Centuries Collide

It is easy to get pigeonholed in our field. We become known for a particular style or technique we use. As artisans, it is, in a sense, the crux of what we do; putting ourselves at the mercy of a well-honed skill and repeating. A graduate professor of mine called it our "ceramic shtick." The professor's simple comment was a significant moment in my education as it was the first time I considered the hazards of becoming overly precious about an idea or process. Her perception was that this push for consistent craft and understanding of one’s skill through persistent repetition was the death of creativity and refutation of art. 

Perry Haas has committed to honing his skills, repeating a process and investing in an aesthetic that began to achieve serious recognition around 2015 when he became the MJD Fellow at the Archie Bray Foundation in Helena, Montana. His speckled wood-fired porcelain vessels are now iconic. From his time as a student at Waubonsee Community College in 2003 and Utah State University in 2004, he has been widely exposed to various styles of wood kilns and firing techniques. He’s also had many first-hand opportunities to study and reflect on traditional Asian vessel forms that have infiltrated the American ceramics lexicon. His training has included a residency at the Jingdezhen Ceramic Institute in China and time studying ceramics in South Korea. Currently living near Red Lodge, Montana, Haas’s lived experiences and exposure to local landscapes have been used to inspire his interpretation on forms that he has deemed appropriate for the wood kiln. “I am interested in the vertical movement of wood fire: ash accumulation, drips, running, etc.”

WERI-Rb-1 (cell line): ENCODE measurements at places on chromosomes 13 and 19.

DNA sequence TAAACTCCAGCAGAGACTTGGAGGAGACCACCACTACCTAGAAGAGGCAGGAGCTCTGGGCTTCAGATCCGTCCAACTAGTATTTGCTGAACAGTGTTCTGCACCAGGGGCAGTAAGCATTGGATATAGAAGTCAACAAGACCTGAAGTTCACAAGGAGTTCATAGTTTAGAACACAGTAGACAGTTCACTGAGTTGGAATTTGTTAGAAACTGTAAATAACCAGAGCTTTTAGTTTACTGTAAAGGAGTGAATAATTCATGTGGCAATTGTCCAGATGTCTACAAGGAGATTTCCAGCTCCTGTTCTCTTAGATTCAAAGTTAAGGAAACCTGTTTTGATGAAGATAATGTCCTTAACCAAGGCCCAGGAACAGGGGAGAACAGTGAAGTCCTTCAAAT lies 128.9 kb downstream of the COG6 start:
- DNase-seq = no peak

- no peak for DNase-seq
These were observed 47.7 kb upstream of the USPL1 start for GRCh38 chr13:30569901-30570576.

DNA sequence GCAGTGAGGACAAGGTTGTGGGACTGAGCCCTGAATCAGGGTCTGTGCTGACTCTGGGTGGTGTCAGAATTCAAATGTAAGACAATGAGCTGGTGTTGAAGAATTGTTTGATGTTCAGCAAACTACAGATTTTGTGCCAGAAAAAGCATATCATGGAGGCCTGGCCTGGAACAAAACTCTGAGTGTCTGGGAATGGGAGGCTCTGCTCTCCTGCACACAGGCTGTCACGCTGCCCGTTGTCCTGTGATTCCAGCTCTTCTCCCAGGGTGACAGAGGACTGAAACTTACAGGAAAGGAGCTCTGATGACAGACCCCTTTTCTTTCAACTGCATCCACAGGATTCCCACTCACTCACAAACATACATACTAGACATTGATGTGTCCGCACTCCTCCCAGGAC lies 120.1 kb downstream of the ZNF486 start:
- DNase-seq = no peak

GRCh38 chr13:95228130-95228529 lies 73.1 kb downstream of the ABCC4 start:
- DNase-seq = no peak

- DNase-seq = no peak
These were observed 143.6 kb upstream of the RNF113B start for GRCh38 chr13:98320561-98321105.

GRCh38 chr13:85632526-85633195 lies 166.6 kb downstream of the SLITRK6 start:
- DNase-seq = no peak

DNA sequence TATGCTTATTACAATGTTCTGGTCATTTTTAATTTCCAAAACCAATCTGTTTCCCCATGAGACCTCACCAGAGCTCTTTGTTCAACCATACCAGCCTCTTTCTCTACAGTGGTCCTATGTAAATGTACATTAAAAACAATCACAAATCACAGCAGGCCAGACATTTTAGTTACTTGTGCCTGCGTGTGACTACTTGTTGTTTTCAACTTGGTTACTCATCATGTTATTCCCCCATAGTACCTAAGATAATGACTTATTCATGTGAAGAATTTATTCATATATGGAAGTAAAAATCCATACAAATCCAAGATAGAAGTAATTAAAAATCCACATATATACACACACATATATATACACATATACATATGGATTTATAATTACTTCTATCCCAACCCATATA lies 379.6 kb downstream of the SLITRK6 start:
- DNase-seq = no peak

The vessels are his canvas.  

From stark white to crusty blues and grays, Haas’s wood-fired vessels have traditionally celebrated much of the palette that is readily achievable in the wood-firing process. Using bulbous, dynamic forms, reminiscent of the Korean moon jar and Japanese Muromachi forms, his vessels create dips and valleys for ash to accumulate, pool, and drop.